The House Ethics Committee has accused Rep. Maxine Waters (D-Calif.) of violating conflict-of-interest rules, making her, after Rep. Charles Rangel, the second Democrat in less than a month to face potentially damaging ethics charges. Waters denies accusations she attempted to funnel bailout funds to OneUnited, a bank at which her husband was a stockholder. Like Rangel, she has said she will fight the charges, setting the stage for a pair of ethics trials that could be potentially damaging to Democrats' chances in the run-up to the midterm elections. How strong is the case against Waters, and could it hurt the Democrats? (Watch an AP report about the charges against Maxine Waters.)
This case has been blown out of proportion: These charges are "bogus," says David Fiderer in The Huffington Post. Waters requested a meeting between the Treasury Department and a coalition of minority-owned banks that included OneUnited. "That's it." She didn't attend the meeting, and anyway, "it got no results." The Ethics Committee has simply "embellished the underlying facts" to build a flimsy case against Waters. "The timing alone makes you wonder."
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Waters knew exactly what she was doing: This is actually an open-and-shut case, says Ruth Marcus at The Washington Post. All but one of the people in the meeting Waters organized were from OneUnited, and the congresswoman "somehow neglected to mention" her own financial interest in that bank when speaking to Treasury Secretary Hank Paulson. The only wonder is how Waters continues to defend this "directly self-serving" conduct.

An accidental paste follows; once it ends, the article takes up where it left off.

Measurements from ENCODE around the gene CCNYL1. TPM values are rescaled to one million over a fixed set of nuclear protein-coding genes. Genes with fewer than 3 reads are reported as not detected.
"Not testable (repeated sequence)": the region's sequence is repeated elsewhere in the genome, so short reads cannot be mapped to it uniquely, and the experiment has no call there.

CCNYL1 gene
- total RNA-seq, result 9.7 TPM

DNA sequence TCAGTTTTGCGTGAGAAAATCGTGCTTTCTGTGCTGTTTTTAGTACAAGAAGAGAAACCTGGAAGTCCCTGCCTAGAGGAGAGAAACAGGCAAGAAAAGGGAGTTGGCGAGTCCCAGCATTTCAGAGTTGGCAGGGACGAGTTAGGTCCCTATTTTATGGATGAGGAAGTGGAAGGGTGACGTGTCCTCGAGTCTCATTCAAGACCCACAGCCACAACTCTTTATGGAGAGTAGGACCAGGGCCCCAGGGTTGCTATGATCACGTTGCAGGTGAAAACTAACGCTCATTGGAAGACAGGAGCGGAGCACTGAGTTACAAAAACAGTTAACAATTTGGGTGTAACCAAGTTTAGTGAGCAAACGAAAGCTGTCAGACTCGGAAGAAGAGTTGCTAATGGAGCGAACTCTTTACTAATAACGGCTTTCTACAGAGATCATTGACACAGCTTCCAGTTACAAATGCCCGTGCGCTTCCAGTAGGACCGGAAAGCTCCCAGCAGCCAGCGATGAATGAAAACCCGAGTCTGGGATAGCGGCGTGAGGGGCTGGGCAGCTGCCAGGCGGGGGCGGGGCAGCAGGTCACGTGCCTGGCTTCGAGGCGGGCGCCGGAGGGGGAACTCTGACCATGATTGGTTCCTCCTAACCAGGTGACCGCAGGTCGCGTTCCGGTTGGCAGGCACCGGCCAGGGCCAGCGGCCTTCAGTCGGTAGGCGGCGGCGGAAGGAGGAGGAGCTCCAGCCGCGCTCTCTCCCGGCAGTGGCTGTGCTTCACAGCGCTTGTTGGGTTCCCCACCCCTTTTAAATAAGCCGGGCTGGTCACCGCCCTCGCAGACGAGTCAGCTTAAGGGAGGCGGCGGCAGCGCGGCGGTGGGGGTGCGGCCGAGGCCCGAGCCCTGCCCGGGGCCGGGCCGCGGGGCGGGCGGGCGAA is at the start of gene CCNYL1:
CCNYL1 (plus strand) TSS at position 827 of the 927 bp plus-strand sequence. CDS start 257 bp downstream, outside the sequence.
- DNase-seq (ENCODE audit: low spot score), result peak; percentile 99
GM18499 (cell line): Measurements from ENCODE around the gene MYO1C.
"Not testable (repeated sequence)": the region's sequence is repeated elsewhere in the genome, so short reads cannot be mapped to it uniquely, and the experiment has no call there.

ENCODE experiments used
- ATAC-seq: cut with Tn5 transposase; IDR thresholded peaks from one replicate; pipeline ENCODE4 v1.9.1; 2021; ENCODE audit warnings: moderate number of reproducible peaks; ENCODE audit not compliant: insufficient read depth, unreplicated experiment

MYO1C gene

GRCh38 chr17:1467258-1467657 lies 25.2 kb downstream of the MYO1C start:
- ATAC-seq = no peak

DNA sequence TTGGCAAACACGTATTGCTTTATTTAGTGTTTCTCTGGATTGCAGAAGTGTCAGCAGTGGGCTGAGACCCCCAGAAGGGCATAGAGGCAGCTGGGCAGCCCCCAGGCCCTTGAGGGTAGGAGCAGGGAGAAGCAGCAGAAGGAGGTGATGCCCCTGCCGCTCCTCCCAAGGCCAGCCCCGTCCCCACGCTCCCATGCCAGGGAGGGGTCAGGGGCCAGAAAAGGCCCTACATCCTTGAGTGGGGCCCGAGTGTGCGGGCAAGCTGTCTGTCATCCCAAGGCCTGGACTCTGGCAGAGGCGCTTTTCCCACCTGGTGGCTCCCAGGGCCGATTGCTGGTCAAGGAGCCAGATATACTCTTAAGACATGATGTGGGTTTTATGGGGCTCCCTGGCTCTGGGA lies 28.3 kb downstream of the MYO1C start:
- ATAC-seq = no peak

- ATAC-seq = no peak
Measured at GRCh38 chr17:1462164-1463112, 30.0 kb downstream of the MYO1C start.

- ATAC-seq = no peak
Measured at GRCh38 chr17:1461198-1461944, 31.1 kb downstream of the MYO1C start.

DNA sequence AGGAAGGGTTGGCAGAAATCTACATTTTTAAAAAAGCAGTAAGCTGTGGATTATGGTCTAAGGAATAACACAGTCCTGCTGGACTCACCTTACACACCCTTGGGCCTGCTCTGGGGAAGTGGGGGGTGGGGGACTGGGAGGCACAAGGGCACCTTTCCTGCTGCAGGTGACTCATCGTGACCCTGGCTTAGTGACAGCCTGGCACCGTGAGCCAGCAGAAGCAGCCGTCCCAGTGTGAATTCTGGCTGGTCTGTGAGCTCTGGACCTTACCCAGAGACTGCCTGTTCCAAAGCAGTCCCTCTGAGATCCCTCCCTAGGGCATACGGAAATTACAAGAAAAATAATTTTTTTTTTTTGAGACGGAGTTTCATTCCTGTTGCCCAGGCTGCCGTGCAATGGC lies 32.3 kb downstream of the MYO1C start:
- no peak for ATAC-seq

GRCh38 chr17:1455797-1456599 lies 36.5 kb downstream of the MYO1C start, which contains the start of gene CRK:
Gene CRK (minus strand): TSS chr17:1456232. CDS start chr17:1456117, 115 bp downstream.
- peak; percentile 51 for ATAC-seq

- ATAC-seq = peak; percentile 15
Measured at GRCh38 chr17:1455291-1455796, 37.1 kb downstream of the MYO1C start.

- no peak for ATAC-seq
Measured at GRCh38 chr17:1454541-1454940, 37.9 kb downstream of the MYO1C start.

The Democrats seem to have an ethics problem: The rap sheet of corrupt Democrats goes on and on, says Michael Graham in the Boston Herald. Rangel, tax evader John Kerry, "tickle fighter" Eric Massa ... and now Waters, who has admitted "lobbying for bailout bucks" for OneUnited, a bank that made "$12,500 in 'coincidental' donations" to her campaign. "Is it just me, or is there a pattern of bad behavior" emerging here?
But the GOP isn't squeaky clean either: No doubt some Republicans will crow about this, says Ryan Tracy in Newsweek. But they may have to "be more guarded than one might expect" about making political hay of it. After all, Sen. John Ensign (R—Nev.) is also being investigated for ethics charges. "The GOP will do well to remember that neither party has a monopoly on charges of corruption."
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